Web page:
Though the results of both methods are comparable the occasional differences of resting-state and MACM results point to the critical fact that current converging methods applied in the study of complex brain networks may oversimplify the actual functional organization of the human brain as they may not optimally account for the internal organization of such networks and their complex interdependences. It is a notable finding in this context that analyzing fMRI data with an increased temporal resolution using temporal ICA Smith et al. recently reported temporally-independent functional modes of spontaneous brain activity that overlapped with each other and networks known from conventional (seed-correlation or spatial ICA) analyses .
As stated in the introduction the IFJ has been studied as a specific brain area in task-based fMRI and meta-analyses limited to a few task domains. Results can be summarized as an involvement of the IFJ in three main component processes of cognitive control (task switching, inhibitory control and working memory) [1–8].
The functional significance of similar fronto-parietal networks as observed in this study has explicitly or implicitly been assessed in numerous often highly specific task-based studies. As reported above, a recent meta-analysis has accumulated such findings based on the BrainMap database : In that meta-analysis cognitive control was operationalized as initiation, inhibition, working memory, flexibility, planning and vigilance. Therefore for each of these sub-domains a set of established tasks (like Flanker, Go/No-Go, Antisaccade, Simon and Stroop tasks for inhibition) was defined and the studies included in the final analyses were restricted to those using these a priori defined tasks. A core network was observed in a conjunction analysis of flexibility, inhibition and working memory that highly overlapped with the CCN observed in the MACM analysis reported here. Thus results point to an involvement of the CCN in all of these functions in a rather unspecific way and to a connection of the IFJ with these other regions in this context.
In contrast to these previous meta-analytic approaches providing information about the IFJ  or the CCN  the analysis reported in this article is conceptually different (1) in that it is not a priori limited to the context of cognitive control and (2) in that it starts from the IFJ as a previously defined specific location in the brain and therefore adds specificity to the knowledge about this set of connections. Although our analysis aimed at studying connectivity, this framework can also be used to explore functional meanings of the IFJ and the CCN using an analogous approach: The BrainMap database contains structured information (hierarchical meta-data) about behavioral aspects represented in the reported contrasts. Lancaster et al. have reported an automated behavioral analysis based on these meta-data that allows ROI-based searches . Queries regarding the IFJ and the whole network observed here (Additional file 1: Table S2) give a rough estimation of functions associated with the specific coordinate definitions and network maps in this study. They show a statistically significant association with cognitive processes including (working) memory, inhibition and attention but among others also language processing (left hemisphere) and perceptive processes presumably involved in some of the chosen fMRI paradigms.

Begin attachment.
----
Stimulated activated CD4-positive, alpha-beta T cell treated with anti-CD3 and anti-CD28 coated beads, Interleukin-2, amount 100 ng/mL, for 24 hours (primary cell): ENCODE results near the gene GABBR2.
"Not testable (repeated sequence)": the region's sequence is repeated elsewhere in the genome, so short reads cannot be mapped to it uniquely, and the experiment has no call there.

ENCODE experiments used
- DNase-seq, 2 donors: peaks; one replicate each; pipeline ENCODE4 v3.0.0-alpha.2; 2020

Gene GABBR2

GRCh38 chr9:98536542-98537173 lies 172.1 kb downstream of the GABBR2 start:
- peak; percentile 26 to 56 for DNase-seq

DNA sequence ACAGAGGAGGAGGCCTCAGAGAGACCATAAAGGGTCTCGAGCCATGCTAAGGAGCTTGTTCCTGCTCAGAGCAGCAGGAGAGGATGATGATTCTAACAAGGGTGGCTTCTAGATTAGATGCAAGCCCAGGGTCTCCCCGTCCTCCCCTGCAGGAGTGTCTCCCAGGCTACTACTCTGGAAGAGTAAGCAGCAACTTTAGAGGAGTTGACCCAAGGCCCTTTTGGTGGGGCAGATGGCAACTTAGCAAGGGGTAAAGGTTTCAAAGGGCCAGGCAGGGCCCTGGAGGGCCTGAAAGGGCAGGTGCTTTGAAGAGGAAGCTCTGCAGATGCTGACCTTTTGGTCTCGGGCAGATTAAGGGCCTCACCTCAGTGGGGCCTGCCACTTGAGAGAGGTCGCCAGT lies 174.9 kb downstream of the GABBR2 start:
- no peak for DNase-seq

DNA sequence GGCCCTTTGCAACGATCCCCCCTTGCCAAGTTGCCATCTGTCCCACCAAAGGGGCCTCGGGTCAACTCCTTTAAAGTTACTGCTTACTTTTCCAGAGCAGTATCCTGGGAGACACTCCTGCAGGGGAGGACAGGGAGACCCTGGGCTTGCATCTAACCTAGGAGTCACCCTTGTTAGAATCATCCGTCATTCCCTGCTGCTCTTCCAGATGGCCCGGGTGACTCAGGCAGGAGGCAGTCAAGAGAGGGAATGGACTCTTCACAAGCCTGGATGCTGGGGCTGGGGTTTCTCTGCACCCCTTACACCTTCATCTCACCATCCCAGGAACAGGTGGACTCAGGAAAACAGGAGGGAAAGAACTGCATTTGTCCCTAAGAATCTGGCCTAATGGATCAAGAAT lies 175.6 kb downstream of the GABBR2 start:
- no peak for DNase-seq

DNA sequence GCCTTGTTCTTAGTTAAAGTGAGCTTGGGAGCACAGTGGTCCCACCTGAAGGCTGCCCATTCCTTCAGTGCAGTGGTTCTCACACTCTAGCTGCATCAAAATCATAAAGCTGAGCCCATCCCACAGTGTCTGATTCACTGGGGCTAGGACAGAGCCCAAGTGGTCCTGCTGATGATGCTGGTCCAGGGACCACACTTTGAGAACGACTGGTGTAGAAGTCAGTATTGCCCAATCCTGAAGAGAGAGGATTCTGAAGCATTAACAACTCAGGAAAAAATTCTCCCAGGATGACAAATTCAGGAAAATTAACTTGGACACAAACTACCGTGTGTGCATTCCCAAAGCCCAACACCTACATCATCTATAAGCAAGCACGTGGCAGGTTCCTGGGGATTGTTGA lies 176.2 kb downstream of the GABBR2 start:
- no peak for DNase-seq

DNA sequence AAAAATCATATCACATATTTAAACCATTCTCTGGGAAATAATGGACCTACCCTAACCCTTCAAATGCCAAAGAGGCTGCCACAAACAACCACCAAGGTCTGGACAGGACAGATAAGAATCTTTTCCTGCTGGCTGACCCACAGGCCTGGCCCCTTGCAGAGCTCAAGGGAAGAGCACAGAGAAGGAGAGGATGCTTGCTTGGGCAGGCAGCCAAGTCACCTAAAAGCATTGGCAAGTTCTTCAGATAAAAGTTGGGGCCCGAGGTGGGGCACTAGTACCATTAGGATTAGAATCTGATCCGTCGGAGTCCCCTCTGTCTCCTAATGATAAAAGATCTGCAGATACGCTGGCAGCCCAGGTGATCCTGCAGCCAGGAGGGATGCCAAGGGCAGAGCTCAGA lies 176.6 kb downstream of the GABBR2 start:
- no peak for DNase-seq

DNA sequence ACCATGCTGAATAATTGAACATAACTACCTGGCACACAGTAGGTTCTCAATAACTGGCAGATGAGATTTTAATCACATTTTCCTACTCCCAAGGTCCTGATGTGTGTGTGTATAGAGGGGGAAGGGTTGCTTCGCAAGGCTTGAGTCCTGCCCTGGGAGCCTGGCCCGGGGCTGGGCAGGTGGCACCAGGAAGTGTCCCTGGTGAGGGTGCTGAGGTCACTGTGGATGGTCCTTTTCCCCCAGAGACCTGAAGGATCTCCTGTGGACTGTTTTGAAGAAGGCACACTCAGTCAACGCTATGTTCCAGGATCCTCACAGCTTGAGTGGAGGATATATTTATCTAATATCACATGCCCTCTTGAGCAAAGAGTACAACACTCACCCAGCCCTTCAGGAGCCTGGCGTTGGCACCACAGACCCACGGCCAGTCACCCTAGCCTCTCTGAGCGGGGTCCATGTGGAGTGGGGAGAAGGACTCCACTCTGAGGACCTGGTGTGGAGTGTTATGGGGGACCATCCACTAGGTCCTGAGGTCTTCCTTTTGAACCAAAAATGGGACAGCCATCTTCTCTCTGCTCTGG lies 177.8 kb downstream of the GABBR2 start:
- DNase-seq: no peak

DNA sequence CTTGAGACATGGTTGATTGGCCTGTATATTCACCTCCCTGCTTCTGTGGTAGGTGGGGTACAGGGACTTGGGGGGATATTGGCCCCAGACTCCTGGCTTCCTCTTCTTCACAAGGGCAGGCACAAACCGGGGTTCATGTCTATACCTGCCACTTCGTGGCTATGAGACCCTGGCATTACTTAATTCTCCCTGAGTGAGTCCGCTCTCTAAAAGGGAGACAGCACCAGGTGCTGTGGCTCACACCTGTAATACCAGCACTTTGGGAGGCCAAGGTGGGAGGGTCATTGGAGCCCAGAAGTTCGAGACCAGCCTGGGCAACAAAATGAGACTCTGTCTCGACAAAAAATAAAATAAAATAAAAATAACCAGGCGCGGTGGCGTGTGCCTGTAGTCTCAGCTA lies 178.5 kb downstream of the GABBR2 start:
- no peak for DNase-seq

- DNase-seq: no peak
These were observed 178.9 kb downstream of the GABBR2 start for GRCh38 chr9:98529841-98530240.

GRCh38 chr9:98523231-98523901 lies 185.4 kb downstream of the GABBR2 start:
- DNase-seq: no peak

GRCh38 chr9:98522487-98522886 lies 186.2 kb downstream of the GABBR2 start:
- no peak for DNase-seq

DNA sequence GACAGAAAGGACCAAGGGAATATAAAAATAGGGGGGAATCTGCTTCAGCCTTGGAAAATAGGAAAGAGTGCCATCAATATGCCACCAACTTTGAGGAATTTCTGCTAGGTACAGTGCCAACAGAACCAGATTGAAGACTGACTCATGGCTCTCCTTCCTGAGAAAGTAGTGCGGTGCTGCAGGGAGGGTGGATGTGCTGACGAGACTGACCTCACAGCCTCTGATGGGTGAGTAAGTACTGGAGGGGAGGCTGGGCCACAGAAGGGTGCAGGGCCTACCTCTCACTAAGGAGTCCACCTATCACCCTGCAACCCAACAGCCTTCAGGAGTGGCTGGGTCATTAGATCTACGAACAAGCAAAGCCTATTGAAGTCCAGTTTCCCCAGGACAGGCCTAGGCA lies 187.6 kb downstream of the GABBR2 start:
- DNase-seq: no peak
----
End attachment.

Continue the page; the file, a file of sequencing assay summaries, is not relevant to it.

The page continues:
There is evidence in the meta-analytic results on CCN functions by Niendam et. al.  that in addition to the rather unspecific involvement of the CCN core regions additional areas are recruited in a sub-domain-specific manner. This finding is compatible with the recent meta-analytic and task-based finding that within the frontal cortex the IFJ is generally involved in the cognitive control subdomain of switching / flexibility but together with other lateral and medial frontal regions which are recruited more specifically [7, 8]. This in turn is in some way reminiscent of the assumption of a hierarchical organization of the rostro-caudal axis of the frontal lobes .
Taken together but potentially limited by the power to detect the involvement of certain brain regions in the different approaches reported the findings seem to support the notion that the IFJ is rather specifically involved in brain systems playing an important role in cognitive control compared to other aspects of brain function.
A potential limitation of the MACM approach may arise from the fact that, unlike for example in resting-state fMRI approaches to functional connectivity, results, though including several different functional domains, may be influenced by the overall distribution of tasks in the BrainMap database and correspondingly the distribution of tasks adopted by the whole functional neuroimaging community. However, as discussed above, our results are in line with recent literature regarding IFJ connectivity and a different approach to MACM  adopted in the NeuroSynth project (http://www.neurosynth.org/) yields qualitatively comparable results regarding IFJ connectivity, thus at least we suppose that there is no specific bias regarding the BrainMap database and studies included.
Recently it has been argued that the IFJ is functionally dissociated from the directly adjacent posterior part of the inferior frontal gyrus (pIFG) . We have not directly observed this dissociation in terms of different peaks in our analysis. The used cuboid-shaped ROIs were based on prior literature regarding IFJ location in stereotaxic space. However, irregularly shaped ROIs might better conform to the IFJ as a functional brain area and help clarify this issue.
The selection of coordinates most exactly representing the IFJ in stereotaxic space is still a matter of debate. For the meta-analysis we aimed at high specificity regarding the IFJ as a distinct functional brain region without accidentally including other functionally defined areas in our seed. We therefore selected a relatively small ROI based on a large body of literature aggregated in a review based on a number of single studies and meta-analytical data . Yet there is recent data that suggests that the IFJ may be located more medial in some subjects . The meta-analysis might thus have missed some studies reporting IFJ peaks just outside the ROI borders. We addressed this issue by using two different ROI definition strategies in the confirmatory analysis based on resting-state functional connectivity. Results were not qualitatively different regarding the identification of the main constituent brain areas of the CCN) when comparing the more lateral and more medial ROI in each hemisphere.